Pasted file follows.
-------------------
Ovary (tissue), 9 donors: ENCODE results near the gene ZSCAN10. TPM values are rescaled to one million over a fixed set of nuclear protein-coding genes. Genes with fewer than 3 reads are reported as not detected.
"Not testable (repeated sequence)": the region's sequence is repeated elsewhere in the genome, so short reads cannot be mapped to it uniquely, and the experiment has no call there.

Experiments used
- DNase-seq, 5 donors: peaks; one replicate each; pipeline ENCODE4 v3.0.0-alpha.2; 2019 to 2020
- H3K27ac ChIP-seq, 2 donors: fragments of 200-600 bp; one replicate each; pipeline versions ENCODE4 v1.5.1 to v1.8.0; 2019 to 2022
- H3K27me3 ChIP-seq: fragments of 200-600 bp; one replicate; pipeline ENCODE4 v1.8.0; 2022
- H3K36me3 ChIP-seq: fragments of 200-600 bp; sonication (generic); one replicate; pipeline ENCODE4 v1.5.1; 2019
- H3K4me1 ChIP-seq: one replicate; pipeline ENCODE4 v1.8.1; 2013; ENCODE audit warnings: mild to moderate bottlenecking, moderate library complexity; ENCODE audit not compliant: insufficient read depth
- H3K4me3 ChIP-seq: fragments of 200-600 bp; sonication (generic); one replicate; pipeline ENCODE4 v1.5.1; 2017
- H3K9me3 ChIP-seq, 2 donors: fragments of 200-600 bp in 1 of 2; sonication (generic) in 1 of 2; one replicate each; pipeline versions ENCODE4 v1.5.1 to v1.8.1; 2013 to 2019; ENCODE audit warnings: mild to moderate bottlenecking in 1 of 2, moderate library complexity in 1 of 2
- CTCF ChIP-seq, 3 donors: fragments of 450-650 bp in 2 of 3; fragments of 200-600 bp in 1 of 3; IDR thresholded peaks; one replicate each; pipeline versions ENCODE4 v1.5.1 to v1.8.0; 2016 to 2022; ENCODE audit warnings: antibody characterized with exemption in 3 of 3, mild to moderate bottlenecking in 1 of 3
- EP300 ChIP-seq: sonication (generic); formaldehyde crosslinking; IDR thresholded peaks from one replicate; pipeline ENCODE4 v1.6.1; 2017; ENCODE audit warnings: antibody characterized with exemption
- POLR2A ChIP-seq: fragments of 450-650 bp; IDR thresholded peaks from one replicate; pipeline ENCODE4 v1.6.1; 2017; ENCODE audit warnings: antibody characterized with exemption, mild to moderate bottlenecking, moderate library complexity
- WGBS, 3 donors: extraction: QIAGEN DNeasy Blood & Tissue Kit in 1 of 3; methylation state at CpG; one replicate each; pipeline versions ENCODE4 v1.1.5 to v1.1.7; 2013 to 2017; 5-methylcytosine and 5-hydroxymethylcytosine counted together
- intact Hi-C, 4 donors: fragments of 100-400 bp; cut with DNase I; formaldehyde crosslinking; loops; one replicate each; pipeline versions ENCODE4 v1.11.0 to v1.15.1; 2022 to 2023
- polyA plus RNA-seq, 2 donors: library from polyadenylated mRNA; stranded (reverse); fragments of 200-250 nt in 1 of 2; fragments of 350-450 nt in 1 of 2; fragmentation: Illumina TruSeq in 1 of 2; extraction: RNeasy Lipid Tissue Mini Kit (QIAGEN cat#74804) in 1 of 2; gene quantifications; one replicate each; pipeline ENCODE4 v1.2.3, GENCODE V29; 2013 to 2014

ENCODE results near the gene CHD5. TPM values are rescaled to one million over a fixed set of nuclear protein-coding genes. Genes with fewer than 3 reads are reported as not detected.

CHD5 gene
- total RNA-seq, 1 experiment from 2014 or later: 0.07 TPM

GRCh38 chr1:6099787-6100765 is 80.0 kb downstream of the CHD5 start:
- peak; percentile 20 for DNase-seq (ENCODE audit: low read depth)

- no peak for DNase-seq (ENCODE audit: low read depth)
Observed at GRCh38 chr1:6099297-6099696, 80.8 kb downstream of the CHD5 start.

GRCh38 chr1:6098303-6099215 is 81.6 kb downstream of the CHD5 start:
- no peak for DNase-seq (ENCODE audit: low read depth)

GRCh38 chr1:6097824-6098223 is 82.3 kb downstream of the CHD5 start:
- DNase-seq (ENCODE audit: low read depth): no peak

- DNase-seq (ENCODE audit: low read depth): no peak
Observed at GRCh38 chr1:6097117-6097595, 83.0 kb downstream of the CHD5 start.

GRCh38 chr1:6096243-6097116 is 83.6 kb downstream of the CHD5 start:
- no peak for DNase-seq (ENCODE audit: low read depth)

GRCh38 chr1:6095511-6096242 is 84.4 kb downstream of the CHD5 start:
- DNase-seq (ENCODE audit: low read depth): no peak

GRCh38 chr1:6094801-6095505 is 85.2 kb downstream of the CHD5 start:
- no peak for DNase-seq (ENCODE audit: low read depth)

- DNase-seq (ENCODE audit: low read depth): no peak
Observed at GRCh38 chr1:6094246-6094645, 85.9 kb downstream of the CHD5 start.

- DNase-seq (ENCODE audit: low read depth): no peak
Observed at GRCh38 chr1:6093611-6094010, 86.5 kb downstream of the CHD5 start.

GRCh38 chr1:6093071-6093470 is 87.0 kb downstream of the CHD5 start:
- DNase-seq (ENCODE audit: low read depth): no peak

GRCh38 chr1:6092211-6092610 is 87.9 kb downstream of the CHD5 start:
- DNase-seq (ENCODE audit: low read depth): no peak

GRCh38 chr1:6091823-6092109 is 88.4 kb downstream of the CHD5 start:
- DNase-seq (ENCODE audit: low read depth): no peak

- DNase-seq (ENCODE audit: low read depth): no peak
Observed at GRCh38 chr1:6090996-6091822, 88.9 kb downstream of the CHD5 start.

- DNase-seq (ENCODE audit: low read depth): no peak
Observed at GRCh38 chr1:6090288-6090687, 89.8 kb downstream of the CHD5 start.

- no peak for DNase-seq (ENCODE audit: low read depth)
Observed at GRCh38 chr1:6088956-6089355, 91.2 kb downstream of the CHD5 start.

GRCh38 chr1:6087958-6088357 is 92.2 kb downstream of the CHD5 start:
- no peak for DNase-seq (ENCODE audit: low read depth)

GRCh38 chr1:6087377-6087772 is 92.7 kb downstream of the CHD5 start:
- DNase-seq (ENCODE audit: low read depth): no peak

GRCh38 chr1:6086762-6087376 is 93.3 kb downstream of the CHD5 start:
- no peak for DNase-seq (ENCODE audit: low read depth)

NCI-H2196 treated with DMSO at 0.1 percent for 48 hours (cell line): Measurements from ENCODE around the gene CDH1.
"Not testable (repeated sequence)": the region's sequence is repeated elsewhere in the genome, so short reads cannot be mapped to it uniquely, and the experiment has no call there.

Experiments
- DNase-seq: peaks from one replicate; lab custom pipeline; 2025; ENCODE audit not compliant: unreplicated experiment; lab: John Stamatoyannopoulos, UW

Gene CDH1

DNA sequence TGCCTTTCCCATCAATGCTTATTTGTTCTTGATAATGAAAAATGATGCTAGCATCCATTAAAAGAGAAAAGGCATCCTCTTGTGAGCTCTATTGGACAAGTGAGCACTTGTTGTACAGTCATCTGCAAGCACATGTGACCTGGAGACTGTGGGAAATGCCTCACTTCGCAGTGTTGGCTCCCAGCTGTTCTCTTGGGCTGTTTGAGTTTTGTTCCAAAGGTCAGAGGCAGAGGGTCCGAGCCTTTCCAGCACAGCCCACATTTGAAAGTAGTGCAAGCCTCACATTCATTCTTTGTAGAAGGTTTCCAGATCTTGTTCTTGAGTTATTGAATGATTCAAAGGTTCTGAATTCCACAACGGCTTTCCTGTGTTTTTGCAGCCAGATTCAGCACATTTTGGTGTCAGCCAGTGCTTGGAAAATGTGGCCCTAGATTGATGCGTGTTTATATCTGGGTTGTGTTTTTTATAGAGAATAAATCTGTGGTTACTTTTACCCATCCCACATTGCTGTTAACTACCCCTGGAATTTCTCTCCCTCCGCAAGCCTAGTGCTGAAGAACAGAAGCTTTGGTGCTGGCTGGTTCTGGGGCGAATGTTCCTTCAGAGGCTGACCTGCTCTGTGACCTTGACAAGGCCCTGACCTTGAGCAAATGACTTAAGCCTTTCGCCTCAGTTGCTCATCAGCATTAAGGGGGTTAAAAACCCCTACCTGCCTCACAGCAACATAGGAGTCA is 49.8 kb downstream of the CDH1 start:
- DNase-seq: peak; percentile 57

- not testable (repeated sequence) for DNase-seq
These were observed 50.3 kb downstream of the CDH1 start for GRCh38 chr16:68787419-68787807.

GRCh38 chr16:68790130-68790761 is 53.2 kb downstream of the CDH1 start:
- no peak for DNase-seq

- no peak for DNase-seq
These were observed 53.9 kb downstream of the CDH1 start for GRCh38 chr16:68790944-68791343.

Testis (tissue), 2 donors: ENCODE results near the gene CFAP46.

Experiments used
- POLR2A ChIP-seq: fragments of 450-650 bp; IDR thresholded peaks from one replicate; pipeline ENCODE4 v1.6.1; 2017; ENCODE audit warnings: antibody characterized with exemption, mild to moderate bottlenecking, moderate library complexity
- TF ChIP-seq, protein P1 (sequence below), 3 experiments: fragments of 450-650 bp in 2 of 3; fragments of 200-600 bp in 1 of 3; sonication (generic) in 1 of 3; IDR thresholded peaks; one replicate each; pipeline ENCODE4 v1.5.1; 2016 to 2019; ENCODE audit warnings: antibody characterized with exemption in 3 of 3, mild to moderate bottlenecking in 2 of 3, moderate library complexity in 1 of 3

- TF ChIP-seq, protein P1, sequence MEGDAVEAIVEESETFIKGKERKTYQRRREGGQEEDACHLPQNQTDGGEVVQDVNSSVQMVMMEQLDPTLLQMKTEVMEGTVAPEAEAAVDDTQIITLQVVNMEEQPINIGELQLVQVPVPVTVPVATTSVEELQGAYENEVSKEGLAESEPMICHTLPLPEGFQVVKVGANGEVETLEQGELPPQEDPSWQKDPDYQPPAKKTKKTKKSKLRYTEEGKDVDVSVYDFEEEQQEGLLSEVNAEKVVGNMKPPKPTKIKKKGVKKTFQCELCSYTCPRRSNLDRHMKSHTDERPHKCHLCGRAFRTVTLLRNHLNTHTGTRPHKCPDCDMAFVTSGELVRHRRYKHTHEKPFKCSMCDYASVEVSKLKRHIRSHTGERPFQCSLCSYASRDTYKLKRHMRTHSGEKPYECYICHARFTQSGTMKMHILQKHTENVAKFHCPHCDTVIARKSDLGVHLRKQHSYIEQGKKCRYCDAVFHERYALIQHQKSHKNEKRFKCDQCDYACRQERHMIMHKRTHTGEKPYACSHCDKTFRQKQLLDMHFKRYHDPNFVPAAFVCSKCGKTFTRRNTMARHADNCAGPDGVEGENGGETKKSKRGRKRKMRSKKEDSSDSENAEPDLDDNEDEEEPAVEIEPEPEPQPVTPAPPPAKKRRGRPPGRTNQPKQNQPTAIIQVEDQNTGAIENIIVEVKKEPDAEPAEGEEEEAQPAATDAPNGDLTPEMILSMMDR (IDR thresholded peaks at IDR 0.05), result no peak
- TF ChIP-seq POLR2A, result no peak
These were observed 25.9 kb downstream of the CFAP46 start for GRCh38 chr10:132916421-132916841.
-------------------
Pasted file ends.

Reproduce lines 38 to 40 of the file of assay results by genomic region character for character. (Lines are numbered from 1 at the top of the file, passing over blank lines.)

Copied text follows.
- DNase-seq (ENCODE audit: low read depth): no peak
Observed at GRCh38 chr1:6093611-6094010, 86.5 kb downstream of the CHD5 start.

GRCh38 chr1:6093071-6093470 is 87.0 kb downstream of the CHD5 start: